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Alcohol Use Statistics

Alcohol and Health
Alcohol and your health statistics infographic

Alcohol trends in Western Australia: Australian school students alcohol and drug survey


Youth drinking lowest in the decades

Students were asked if they had consumed alcohol and how recent their use was (Figure 1).

Rates of use have declined over the past three decades - the proportion of students reporting drinking in the past year has approximately halved (79.7% to 44.3%), in the past month (50.1% to 23.9%) and past week (33.5% to 13.9%).

In the same time period, the proportion of students reporting they have never drunk alcohol has more than tripled, increasing from 9.0% to 31.5%.

How are the data collected

Every three years, school students in Western Australia are surveyed to find out about their drug use in the Australian School Students Alcohol and Drug Survey.

They are asked about alcohol, tobacco, other illicit and licit drug use, how much they use, how they use and their attitudes to alcohol and other drug use.

This survey has been collected since 1984, with additional drug related questions added since 1996.

The most recent survey included 3,305 young people aged from 12 to 17 years from 46 randomly selected government, Catholic and independent schools across the State.

Alcohol use in 2014 is generally higher for males and older students

As Figure 2 shows, the proportion of students who report never drinking steadily decreases with increasing age
(48.4% of 12 year old students vs. 15.9% of 17 year old students); with the prevalence of drinking increasing with age across each recency period. For example, the proportion of 17 year old students who report drinking in the past week (22.7%) is triple that of 12 year olds (6.6%).

For all male students (aged 12 to 17 years), 33.4% report never drinking, 45.1% drinking in the past year, 23.6% in the past month and 13.8% in the past week. For all female students, 29.5% report never drinking, 43.5% in the past year, 24.2% in the past month and 13.9% in past last week.

Of those students who drank in the past week, boys drank more standard drinks on average (7.5) than girls.

Risky drinking guidelines 

According to the 2009 National Health and Medical Research Council alcohol consumption guidelines not drinking alcohol is the safest option for children and young people under 18 years of age. This is particularly so for those under 15 years of age.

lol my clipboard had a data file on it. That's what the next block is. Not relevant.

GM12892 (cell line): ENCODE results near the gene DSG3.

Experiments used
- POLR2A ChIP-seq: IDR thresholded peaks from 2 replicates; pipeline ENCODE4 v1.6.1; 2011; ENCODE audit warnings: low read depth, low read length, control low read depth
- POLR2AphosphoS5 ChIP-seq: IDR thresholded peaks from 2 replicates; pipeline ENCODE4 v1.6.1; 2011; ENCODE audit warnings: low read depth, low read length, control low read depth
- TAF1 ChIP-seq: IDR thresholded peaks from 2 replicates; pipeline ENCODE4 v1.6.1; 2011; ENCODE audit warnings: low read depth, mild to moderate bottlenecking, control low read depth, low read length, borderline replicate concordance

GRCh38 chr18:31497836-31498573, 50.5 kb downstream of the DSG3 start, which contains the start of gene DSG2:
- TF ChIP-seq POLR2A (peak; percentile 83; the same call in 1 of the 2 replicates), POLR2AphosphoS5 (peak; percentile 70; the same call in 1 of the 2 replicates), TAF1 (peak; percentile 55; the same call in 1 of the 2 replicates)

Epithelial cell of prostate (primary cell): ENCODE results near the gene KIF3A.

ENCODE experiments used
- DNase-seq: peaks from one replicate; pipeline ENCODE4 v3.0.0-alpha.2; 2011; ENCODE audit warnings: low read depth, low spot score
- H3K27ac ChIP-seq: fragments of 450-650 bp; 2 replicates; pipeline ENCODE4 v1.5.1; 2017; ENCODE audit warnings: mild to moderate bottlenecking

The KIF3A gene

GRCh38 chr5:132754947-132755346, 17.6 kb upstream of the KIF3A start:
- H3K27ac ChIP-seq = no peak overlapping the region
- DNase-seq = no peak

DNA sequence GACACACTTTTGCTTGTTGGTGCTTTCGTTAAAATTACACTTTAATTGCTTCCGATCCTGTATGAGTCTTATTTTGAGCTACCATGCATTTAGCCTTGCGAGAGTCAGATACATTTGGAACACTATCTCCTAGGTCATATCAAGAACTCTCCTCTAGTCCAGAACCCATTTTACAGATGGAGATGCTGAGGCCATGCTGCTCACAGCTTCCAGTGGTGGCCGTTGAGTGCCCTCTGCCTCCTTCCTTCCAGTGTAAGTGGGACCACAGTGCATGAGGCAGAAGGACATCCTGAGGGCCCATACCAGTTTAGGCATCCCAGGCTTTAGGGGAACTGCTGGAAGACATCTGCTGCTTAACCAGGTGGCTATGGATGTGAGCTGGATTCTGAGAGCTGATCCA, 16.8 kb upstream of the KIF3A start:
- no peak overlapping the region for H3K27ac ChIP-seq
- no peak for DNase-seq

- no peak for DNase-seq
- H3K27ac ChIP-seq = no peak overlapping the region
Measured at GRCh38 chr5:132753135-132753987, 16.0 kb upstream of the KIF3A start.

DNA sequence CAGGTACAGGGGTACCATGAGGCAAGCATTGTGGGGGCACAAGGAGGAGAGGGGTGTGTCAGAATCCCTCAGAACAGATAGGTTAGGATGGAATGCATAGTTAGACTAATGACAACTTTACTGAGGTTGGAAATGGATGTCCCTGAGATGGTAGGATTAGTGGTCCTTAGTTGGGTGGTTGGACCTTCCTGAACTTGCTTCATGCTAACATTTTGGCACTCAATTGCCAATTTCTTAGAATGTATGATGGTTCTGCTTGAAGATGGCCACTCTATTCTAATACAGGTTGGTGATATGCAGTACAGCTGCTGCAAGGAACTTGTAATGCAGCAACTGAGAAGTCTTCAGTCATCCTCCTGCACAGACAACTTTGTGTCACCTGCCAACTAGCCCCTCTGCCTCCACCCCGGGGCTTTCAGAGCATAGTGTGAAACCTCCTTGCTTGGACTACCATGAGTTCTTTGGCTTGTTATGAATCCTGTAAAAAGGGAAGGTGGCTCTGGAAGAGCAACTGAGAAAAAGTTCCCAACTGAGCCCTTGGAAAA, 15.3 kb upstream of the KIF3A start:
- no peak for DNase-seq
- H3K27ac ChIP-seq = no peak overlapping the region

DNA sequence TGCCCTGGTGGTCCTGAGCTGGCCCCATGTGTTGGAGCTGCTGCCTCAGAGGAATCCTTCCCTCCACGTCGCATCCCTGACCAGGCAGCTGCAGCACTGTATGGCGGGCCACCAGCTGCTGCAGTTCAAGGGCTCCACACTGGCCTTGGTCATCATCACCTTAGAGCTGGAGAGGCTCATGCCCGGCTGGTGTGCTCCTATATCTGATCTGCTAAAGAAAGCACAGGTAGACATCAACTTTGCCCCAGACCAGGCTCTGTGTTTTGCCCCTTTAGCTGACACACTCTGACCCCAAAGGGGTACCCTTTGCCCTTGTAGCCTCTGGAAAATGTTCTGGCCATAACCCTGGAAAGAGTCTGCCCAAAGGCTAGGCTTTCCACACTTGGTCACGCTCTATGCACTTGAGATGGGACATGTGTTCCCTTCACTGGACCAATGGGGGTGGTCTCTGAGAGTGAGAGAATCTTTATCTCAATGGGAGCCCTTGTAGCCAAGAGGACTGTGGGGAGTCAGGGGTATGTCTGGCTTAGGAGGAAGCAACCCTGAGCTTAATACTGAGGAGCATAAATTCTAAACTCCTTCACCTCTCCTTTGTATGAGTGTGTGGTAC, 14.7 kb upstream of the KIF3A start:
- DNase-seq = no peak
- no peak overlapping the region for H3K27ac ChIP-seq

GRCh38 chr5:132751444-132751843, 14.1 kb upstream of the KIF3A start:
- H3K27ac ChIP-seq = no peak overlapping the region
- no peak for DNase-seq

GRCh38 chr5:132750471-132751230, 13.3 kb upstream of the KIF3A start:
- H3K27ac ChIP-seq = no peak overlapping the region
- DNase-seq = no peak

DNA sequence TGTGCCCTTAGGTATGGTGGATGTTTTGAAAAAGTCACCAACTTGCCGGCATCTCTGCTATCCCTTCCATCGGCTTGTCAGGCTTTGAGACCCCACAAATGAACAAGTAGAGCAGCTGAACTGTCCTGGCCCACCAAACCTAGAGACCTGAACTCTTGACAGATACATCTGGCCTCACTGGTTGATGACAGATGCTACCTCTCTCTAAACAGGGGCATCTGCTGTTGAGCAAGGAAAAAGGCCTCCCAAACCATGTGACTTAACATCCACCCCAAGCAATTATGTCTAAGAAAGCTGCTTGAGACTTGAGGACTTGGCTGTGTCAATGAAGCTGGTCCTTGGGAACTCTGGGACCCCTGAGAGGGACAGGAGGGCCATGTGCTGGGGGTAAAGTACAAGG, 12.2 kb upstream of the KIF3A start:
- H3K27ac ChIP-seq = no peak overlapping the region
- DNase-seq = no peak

For adults, drinking at risk of single occasion harm (e.g. injury) is defined as having more than four standard drinks on any one day.

Defining risky drinking for students 

Single occasion is the most common type of risky drinking for young people, as most students do not drink regularly. Only those who had used alcohol in the last week were asked about quantity consumed. Therefore, risky drinking for other recency periods such as past month or year cannot be calculated. Note, single occasion risk in the following analysis is defined using adult guidelines, though not drinking is the safest option for young people.

Risk drinking in 2014 

Of those students who drank in the past week (13.9%), one in three (29.8%) drank at risk of single occasion harm (see Figure 3) although this was substantially reduced compared to 2011 (36.2%). For boys who drank in the past week (13.8%) more than one-third (36.8%) drank at a risky level. Of girls who drank in the past week (13.9%) almost one-quarter (22.7%) drank at risky levels.

An upward trend in risky drinking but substantial reductions from 2011

As Figure 4 shows, there has been an increase in the proportion of students drinking at risky levels for single occasion harm from 1984 (16.1%) to 2014 (29.8%).

However, the proportion of students drinking at single occasion risk in 2014 (29.8%) was substantially lower than that reported in 2011 (36.2%)

Spirits and premixed spirits are preferred

Students who drank in the past week were asked what drink they usually have (but could select more than one). Figure 5 shows the top five responses based on 12 to 17 year old preferences. Most students usually drink premixed spirits (45.1%) and spirits (31.1%). Premixed alcoholic energy drinks was a new response option in 2014, with 11.7% of students indicating they usually drink these.

Friends and parents are the most common sources of alcohol

Students who drank in the past week were asked the source of their last alcoholic drink (but could select more than one). Figure 6 shows the top five responses based on 12 to 17 year old sources. One in three sourced alcohol from their friends (30.5%) and parents (30.4%) and almost one in ten from a sibling (8.7%).

 

 

 
References

Alcohol trends in Western Australia: Australian School Student Alcohol and Drug Survey retrieved from: www.mhc.wa.gov.au/reports-and-resources/reports/australian-school-students-national-alcohol-and-drug-survey/